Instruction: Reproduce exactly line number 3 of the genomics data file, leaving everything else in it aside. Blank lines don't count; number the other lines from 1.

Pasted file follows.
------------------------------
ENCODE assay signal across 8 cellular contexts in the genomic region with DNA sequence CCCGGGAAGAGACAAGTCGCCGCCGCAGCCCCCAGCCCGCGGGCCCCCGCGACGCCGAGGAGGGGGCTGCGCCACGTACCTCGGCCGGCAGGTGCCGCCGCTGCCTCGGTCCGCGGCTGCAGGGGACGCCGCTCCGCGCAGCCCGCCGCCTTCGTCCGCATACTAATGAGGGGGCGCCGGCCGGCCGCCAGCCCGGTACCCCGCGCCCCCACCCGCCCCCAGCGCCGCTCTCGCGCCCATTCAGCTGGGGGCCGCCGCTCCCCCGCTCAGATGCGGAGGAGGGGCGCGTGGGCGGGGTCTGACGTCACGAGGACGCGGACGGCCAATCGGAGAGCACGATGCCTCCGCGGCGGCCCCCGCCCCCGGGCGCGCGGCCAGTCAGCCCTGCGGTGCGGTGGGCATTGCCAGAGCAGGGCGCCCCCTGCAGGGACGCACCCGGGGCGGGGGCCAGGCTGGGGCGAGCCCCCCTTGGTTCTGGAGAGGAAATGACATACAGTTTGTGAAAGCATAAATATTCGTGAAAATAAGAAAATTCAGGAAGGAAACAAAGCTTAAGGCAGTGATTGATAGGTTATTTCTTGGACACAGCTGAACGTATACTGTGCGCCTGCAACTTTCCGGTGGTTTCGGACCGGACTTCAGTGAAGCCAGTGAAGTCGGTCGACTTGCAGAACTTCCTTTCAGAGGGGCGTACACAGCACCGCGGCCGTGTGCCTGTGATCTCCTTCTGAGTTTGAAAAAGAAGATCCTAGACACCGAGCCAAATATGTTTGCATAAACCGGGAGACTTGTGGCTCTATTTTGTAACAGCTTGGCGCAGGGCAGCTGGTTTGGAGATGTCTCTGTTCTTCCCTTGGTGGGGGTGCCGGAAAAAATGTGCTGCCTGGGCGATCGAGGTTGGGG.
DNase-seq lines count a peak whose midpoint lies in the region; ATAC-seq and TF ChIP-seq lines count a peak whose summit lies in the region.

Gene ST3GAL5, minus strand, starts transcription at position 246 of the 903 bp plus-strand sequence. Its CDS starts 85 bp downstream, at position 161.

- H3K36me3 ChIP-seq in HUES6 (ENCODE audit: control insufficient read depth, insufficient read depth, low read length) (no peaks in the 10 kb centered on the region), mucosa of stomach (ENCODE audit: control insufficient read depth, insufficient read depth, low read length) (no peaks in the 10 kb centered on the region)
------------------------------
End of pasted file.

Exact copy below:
Gene ST3GAL5, minus strand, starts transcription at position 246 of the 903 bp plus-strand sequence. Its CDS starts 85 bp downstream, at position 161.